Controlling chondrocyte burst by means of external stimuli could result in new approaches to cartilage and bone tissue engineering. Moreover, because cell membrane nanofragments provide nucleation sites for mineral formation, these could be used to manipulate biomineralization, as the authors comment: “manipulation of chondrocyte burst with external mechano-chemical stimuli could be an additional approach for cartilage and bone tissue engineering,” and “in the future, cell membrane fragment-based materials can also be developed and applied in bone tissue engineering and regeneration”.
There are two types of ossification centers, primary and secondary. Primary ossification center appears during prenatal development, whereas secondary ossification center appears during the post-natal and adolescent years. In long bones, the primary ossification center occurs in the central part of the bone, the secondary ossification center in the ends.
Two processes result in the formation of bone tissue: in intramembranous ossification, bone is laid down directly into the primitive connective tissue. In endochondral ossification, the one studied in the research discussed here, cartilage acts as a precursor, and is progressively degraded and replaced by bone.
Implications of the current studies
Because this research reveals two ways to induce the burst of chondrocytes (which in turns control bone formation by making space for mineralized tissue), by using mechanical and osmotic pressure, it opens the way to new methods to engineer bone tissue. The unveiling of the role of membrane fragments as nucleation centers for bone formation provides a new avenue for the development of biomaterials for bone tissue engineering and regeneration. Both results open new opportunities for bioengineering of bone tissue.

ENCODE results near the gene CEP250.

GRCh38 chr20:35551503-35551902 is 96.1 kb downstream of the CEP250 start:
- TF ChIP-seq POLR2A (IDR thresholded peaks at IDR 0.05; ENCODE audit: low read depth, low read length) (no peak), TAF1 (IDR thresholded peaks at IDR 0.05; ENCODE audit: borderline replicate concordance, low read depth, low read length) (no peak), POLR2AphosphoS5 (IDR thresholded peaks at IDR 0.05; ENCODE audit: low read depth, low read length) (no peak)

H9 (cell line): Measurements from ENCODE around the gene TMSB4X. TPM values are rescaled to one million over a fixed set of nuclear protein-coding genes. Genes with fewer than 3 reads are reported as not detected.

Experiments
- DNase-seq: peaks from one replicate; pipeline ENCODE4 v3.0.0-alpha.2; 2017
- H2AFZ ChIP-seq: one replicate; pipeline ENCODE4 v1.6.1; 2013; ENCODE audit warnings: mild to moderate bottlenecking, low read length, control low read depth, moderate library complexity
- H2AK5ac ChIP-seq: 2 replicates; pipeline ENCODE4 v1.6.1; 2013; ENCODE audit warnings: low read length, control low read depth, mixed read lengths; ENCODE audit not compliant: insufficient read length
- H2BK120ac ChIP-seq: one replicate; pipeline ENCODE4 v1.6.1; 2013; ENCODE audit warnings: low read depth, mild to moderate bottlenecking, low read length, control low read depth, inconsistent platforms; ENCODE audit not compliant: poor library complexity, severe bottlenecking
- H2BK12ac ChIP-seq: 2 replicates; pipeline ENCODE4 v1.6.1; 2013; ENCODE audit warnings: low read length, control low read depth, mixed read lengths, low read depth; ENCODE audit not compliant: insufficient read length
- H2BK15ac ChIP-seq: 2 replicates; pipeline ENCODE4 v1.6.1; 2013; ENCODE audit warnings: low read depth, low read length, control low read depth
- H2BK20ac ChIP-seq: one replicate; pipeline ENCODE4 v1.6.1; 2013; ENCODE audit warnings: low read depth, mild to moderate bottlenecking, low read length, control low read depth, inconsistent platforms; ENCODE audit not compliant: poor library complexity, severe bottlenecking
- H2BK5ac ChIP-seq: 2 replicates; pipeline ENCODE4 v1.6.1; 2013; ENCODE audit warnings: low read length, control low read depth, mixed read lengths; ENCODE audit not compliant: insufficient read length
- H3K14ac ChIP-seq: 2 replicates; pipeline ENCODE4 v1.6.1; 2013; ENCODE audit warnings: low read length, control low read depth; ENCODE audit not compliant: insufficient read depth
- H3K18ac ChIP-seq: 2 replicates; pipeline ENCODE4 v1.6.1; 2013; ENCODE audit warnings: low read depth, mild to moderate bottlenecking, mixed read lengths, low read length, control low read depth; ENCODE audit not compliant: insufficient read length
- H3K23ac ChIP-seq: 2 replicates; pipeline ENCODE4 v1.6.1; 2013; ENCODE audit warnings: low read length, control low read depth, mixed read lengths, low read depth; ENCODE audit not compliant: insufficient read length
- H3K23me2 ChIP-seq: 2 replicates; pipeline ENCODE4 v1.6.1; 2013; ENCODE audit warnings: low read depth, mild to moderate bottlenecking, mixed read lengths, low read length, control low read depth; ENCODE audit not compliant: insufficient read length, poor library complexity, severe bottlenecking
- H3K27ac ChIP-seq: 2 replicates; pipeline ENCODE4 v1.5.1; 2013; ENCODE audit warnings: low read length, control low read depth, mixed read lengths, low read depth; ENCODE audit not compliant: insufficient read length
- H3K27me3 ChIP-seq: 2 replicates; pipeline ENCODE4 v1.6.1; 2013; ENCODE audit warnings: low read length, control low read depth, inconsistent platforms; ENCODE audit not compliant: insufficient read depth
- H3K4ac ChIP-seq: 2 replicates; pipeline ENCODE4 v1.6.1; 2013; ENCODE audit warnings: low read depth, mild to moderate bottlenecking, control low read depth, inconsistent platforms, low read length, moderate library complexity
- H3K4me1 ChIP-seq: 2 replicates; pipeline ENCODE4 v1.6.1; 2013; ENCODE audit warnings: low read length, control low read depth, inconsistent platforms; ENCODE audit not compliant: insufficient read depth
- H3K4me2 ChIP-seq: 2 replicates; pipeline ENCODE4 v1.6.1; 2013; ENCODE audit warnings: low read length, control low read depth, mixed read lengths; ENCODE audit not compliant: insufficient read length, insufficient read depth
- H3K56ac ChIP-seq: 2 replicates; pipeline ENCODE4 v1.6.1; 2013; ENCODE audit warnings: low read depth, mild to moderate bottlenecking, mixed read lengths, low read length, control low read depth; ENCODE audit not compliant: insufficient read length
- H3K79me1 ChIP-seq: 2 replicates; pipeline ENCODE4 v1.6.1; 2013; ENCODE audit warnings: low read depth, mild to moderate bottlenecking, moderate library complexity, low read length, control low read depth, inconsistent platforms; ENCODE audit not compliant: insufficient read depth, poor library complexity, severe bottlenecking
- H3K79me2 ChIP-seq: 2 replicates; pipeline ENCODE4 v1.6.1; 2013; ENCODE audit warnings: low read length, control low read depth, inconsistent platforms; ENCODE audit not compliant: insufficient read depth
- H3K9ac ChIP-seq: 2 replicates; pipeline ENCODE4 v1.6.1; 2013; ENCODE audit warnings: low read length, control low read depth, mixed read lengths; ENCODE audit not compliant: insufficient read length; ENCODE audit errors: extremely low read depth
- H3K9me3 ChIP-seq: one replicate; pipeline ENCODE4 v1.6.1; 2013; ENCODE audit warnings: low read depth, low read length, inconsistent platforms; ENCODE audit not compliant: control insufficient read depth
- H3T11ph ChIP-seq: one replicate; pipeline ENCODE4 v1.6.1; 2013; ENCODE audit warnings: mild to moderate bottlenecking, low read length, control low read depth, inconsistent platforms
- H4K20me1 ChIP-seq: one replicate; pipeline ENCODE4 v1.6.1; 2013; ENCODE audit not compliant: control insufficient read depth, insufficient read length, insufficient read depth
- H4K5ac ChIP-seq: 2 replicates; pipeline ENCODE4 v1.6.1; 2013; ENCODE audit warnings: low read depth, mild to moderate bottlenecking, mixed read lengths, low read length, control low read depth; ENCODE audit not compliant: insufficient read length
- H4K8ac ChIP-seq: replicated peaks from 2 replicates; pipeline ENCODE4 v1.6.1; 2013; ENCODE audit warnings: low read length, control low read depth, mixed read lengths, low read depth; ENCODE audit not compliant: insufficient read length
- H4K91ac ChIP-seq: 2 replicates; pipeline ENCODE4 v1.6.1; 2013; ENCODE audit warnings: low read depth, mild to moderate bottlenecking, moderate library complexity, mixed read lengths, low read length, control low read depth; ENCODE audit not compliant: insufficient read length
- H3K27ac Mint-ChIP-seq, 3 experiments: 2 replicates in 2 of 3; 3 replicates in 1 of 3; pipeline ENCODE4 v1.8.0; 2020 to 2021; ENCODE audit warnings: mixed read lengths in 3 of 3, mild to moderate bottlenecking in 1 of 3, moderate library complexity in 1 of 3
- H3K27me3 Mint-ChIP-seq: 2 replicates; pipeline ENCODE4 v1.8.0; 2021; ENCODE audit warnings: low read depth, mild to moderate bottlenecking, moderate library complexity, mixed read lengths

Emilio Satoshi Hara, Masahiro Okada, Noriyuki Nagaoka, Takako Hattori, Takuo Kuboki, Takayoshi Nakano, Takuya Matsumoto. Bioinspired mineralization using chondrocyte membrane nanofragments. ACS Biomaterials Science & Engineering, January 16, 2018.
Emilio Satoshi Hara, Masahiro Okada, Noriyuki Nagaoka, Takako Hattori, Takuo Kuboki, Takayoshi Nakano, Takuya Matsumoto. Chondrocyte burst promotes space for mineral expansion. Integrative Biology, 2018,10, 57-66.
Reference (Okayama University e-Bulletin & OU-MRU) : Professor Matsumoto’s team
OU-MRU Vol.13：Peptide directs artificial tissue growth
OU-MRU Vol.41：Inorganic biomaterials for soft-tissue adhesion
Professor Takuya Matsumoto, D.D.S., Ph.D.
Department of Biomaterials, Graduate School of
Medicine, Dentistry and Pharmaceutical Sciences,
Okayama University, Shikata-cho 2-5-1,
Okayama city, Okayama 700-8558, Japan
For inquiries, please contact us by replacing (a) with the @ mark.
1-1-1 Tsushima-naka , Kita-ku , Okayama 700-8530, Japan
Public Relations and Information Strategy
E-mail: www-adm (a) adm.okayama-u.ac.jp
For inquiries, please contact us by replacing (a) with the @ mark.
Okayama Univ. e-Bulletin: //www.okayama-u.ac.jp/user/kouhou/ebulletin/
About Okayama University (You Tube): https://www.youtube.com/watch?v=iDL1coqPRYIOkayama University Image Movie (You Tube): https://www.youtube.com/watch?v=KU3hOIXS5kk